Eleven more General Motors’ facilities have achieved landfill-free status. The company’s running total is 122 manufacturing and non-manufacturing operations spanning Asia, Europe and South and North America that recycle, reuse or convert to energy all waste from daily operations.
GM’s new landfill-free facilities include:
- CAMI Assembly (Canada)
- Colmotores Assembly (Colombia)
- Joinville Engine (Brazil)
- Zaragoza Assembly (Spain)
- Zaragoza Stamping (Spain)
- Grand Rapids Operations (Michigan)
- Burton Warehouse and Distribution Center (Michigan)
- GM Heritage Center (Michigan)
- Shanghai Headquarters (China)
- Luton Warehouse (England)
- Fontana Warehouse and Distribution Center (California)
The addition of these 11 facilities to landfill-free status helps GM avoid more than 600,000 metric tons of CO2-equivalent emissions.
GM says employee awareness is key in the drive to landfill-free. Colmotores Assembly in Colombia launched awareness campaigns that engaged employees in reducing waste and sorting it correctly. GM’s Shanghai headquarters, a LEED-Gold facility, formed a “Green Team” spanning IT, finance, facilities, R&D and supply chain departments to identify recycling and waste reduction opportunities.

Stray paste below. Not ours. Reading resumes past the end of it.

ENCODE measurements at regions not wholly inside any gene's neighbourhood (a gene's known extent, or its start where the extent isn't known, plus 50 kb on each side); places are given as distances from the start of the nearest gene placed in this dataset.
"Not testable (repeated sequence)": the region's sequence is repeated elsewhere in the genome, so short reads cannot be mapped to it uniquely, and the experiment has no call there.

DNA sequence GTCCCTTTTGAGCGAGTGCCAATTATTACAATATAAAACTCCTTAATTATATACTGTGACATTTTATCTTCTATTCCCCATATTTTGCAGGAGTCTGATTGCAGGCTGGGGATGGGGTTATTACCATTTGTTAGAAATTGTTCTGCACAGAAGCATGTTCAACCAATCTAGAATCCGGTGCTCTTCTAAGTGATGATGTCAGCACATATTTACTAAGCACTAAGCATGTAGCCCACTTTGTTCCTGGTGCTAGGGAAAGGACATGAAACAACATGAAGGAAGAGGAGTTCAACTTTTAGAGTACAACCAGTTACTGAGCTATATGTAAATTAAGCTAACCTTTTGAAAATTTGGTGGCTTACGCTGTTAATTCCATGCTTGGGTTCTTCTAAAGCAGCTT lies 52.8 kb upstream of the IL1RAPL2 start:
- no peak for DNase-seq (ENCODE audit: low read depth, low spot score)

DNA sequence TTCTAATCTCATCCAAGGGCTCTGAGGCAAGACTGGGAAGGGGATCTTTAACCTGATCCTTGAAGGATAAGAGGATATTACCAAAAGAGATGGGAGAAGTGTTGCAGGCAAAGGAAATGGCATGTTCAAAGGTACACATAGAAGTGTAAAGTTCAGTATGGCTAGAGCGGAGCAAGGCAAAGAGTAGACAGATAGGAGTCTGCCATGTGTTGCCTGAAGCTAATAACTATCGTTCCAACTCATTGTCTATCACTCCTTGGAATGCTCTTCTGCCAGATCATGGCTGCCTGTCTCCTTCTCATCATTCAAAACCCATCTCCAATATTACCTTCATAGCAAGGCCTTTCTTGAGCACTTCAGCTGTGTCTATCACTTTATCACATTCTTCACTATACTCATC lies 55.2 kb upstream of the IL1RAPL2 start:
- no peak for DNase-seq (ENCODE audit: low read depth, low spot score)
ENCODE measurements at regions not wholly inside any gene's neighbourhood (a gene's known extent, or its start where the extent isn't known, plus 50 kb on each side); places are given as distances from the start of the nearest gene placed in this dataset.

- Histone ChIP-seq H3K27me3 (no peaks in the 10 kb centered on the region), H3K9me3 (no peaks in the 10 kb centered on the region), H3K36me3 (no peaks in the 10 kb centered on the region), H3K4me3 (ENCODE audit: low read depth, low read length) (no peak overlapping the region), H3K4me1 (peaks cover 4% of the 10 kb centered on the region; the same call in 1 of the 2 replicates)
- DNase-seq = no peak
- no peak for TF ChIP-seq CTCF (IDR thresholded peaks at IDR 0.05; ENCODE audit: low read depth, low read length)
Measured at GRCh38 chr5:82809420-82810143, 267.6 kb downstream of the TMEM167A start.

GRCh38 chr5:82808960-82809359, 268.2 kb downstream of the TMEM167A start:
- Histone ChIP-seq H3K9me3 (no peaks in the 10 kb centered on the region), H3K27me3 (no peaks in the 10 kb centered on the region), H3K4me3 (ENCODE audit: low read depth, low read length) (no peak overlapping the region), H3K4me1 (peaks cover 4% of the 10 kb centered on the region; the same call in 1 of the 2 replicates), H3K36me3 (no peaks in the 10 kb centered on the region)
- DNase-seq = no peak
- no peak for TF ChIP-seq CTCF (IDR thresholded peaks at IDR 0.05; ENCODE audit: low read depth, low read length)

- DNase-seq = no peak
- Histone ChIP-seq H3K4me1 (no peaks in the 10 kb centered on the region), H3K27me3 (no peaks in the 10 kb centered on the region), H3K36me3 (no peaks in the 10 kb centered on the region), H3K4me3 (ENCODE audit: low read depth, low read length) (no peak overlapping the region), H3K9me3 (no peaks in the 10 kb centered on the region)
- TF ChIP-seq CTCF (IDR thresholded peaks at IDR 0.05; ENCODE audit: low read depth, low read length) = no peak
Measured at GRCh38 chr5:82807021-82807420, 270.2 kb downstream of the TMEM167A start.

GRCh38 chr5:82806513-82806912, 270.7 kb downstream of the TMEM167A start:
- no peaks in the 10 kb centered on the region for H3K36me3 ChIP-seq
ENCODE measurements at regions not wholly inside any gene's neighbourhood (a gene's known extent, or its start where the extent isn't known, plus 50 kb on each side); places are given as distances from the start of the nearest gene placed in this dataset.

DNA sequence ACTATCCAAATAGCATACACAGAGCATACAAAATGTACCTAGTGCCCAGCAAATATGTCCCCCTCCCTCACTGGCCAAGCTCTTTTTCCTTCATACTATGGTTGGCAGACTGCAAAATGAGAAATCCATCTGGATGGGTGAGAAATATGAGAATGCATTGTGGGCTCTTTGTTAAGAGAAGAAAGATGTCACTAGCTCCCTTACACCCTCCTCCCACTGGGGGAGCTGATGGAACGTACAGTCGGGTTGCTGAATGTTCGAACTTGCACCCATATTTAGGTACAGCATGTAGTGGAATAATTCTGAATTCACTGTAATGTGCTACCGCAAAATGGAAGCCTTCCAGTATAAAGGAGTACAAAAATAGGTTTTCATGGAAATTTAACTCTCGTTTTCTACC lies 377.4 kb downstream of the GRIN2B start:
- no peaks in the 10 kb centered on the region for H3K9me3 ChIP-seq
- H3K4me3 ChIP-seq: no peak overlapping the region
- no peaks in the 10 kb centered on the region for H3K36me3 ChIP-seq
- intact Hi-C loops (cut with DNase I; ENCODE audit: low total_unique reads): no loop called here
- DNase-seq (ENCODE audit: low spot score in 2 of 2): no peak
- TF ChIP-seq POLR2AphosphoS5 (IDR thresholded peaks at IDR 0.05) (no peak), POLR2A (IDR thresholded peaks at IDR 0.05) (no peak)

All of these facilities treat their waste as resources out of place and employ a number of methods to give them a second or third life.
- Reduce: Zaragoza Assembly changed its manufacturing process to reduce solvent consumption from its paint shop; it now reuses 80 percent of it. Packaging continues to be a large waste stream for many plants and CAMI Assembly is tackling it by setting aggressive targets to reduce non-reusable packaging.
- Reuse: Grand Rapids Operations’ in-house oil recycling saves GM $1.2 million per year. It recycles and reuses every gallon of oil it buys from a refinery several times.
- Recycle: CAMI Assembly turns scrap wood into mulch for its wetlands and Grand Rapids Operations recycles grinding wheels as sandpaper. The Grand Rapids site also works with a partner that processes wastewater treatment sludge into a fuel source for the building materials industry.
- Compost: Zaragoza composts wastewater treatment sludge to create fertilizer and Joinville Engine composts its organic cafeteria waste to provide additional nutrients for the site’s trees and plants.
The company has also published a downloadable blueprint, The Business Case for Zero Waste, intended to help businesses of all sizes and industries reduce waste and create efficiencies.